Stranger danger?

So I’m back in good old Blighty. This will be my home for the next five weeks.



I flew into Luton airport on Wednesday afternoon and went to buy a bus ticket from the National Express office. Faced with the cheery smile and ‘How can I help you, darling?’ of the ticket seller, this hardened expat’s lower lip trembled and I had to fight the urge to break through the glass to hug the woman. That’s what three years of living in Latvia does to a person. A smile and a kind word from a stranger makes you want to weep and cling to their legs so they can’t get away from you – ever.

With over an hour to kill until my bus, I bought a cup of tea with milk (and no funny looks) and sat outside in the rare English sunshine. Soon afterwards, a middle-aged couple asked if they could share my table. He was giving out about the price of parking – at 15 quid, I didn’t blame him. The fact that his recently-purchased muffin was low-fat was the icing on the offensive cake in his book.

Thirty minutes later, they knew all about my life in Latvia, the languages spoken there, what Riga is like, what the rest of the country is like (forest), and how I ended up there in the first place. I found out that their son is also a TEFL teacher but living in Austria, how proud they are of their kids and their grandkids, what the husband does for a living and, of course, how he feels about low-fat muffins. Every Latvian’s worst nightmare, I’m sure.

For me, it was a breath of fresh air – how nice that total strangers can pass the time, share a little about their lives and put a smile on each other’s faces, while stuck in the ‘travel-dead-zone’. Meanwhile, a Latvian guy from the plane pulled a chair away from everyone else and sat staring at the EasyJet hangar…

But hey, katram savs as they say in Latvia. Each to their own.

About BerLinda

Adjusting to life in Germany, after living in Latvia for four years. Should be easy, right?
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31 Responses to Stranger danger?

  1. gkm2011 says:

    Great post, I can totally relate. I sat next to a woman on a plane in the US this summer and before we even took off I knew that she had just finished up a round of cancer treatment and was on her way to a summer cottage not 100 miles from ours. Small world. This would not happen in China.

    • Expat Eye says:

      It’s all getting a bit much now to be honest! I went into the supermarket the other day to buy phone credit and got a 5-minute diatribe about how useless the cashier’s husband was! Thanks for visiting my blog!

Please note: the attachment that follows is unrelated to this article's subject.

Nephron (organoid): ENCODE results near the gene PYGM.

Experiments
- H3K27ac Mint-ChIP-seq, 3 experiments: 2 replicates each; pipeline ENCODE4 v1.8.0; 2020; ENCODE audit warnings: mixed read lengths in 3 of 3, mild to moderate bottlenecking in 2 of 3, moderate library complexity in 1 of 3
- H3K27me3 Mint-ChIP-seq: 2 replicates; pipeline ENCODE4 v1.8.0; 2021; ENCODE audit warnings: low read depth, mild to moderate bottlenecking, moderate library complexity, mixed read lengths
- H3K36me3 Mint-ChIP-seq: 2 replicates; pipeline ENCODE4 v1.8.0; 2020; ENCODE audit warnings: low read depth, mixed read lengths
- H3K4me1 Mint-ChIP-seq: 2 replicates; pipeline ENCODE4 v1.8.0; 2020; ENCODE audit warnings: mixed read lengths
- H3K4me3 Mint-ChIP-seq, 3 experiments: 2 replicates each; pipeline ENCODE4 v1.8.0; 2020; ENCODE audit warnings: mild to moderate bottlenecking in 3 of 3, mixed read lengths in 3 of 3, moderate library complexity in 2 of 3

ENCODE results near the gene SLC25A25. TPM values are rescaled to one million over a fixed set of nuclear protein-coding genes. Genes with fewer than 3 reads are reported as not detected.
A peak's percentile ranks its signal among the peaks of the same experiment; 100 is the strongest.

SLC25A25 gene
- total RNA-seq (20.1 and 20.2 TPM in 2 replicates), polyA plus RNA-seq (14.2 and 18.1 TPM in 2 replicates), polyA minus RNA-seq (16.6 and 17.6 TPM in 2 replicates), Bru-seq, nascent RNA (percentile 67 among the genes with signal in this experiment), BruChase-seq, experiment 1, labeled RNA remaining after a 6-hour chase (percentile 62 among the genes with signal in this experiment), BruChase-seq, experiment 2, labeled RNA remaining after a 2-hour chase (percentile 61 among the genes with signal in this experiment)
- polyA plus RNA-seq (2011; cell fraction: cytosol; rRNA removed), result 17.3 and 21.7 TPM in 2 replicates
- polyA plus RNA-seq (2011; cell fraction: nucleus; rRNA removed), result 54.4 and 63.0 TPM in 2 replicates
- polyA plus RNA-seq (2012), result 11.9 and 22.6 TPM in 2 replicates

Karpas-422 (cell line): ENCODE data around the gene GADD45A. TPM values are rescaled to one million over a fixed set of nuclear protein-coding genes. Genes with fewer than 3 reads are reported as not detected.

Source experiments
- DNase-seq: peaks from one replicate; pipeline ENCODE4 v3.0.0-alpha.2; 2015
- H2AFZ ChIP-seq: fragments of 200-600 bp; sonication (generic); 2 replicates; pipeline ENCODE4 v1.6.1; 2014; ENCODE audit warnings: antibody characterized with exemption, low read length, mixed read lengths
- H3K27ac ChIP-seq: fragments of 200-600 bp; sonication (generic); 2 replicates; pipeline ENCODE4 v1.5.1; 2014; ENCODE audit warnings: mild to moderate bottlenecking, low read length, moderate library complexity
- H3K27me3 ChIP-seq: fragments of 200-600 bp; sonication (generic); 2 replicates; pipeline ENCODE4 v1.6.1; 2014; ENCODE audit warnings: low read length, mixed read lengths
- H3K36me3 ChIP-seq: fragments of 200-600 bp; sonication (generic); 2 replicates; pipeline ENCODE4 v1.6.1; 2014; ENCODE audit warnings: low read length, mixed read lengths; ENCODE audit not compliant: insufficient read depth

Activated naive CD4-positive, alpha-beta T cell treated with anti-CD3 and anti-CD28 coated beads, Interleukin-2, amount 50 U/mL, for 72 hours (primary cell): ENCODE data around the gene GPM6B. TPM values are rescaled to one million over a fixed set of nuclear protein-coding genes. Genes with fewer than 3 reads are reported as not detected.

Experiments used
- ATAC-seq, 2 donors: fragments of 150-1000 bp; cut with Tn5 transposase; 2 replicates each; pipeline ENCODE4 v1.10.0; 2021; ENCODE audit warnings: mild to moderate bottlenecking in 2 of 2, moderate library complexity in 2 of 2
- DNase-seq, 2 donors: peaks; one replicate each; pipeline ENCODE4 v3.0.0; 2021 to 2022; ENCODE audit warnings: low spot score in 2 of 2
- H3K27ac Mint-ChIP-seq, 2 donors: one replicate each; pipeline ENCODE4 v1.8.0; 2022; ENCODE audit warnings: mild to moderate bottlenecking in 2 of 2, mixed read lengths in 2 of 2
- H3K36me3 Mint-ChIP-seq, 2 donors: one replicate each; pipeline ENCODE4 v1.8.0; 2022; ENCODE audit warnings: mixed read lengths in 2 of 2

2. Linda what a great story! The familiarity of returning home can be a joy – language, nuance, food (even if it was stuff you hated)! Have fun at home and soak it up. All the best, Terri

  3. gina4star says:

    Aww that’s so nice! Bless, it’s so lovely how something so small and seemingly insignificant can mean so much! What a lovely story to start off your stint in Blighty! πŸ™‚

  4. I like hot tea with milk so no funny looks here! πŸ™‚ But I agree, it’s amazing what a smile and some nice conversation can do for your mood! Hope you enjoy yourself!

  5. 1WriteWay says:

    So good to hear that you’re off to a good start! I do hope you can post (and frequently) while at summer school. I practically live for your posts! (And I need to find Pecora! I’ve missing him of late too!)

    • Expat Eye says:

      I know! Wifi has been down since Friday – I thought I was dying! A lot of reading to catch up on and possible a new post on the way later! Hurrah! I miss Pecora too – we should start a petition πŸ˜‰

      • 1WriteWay says:

        That would be funny … a petition to bring Pecora back to the blogosphere. I went to his last post and commented. He responded so maybe that can serve as a petition … just go to his last post and flood him with comments until he adds a new one πŸ™‚

  6. Does this mean no posts for 5 weeks? How will I survive without your adventures in Latvia? Mrs. G and I will be disappointed. She enjoys your posts as well and wonders if Lithuanians are the same. She only goes in the winter when everyone is inside.

    • Expat Eye says:

      Ha ha, poor her! Not the best time! Well, the wifi is down at the moment and I’m being kicked out of the school so it’ll be a few days before the next post – I’ll try to make it extra special πŸ˜‰

  7. bevchen says:

    YAY for tea with milk and no funny looks πŸ˜€

  8. livliveslife says:

    Yep, definitely jealous. I hope you continue to post some pictures of lovely old England!

    • Expat Eye says:

      It’s a bit like Hogwarts I think! Inside isn’t so swish, don’t worry. I have my own room with a sink but shared everything else! And I have to traipse up and down 3 flights of stairs just to make a cup of tea!

  9. No sign of reverse culture shock there πŸ˜‰

  10. rjschutte says:

    It is time to charge the battery again. The best way to do that is around smiling and open people. People who are not afraid to talk to strangers. That is wht everybody needs πŸ˜‰

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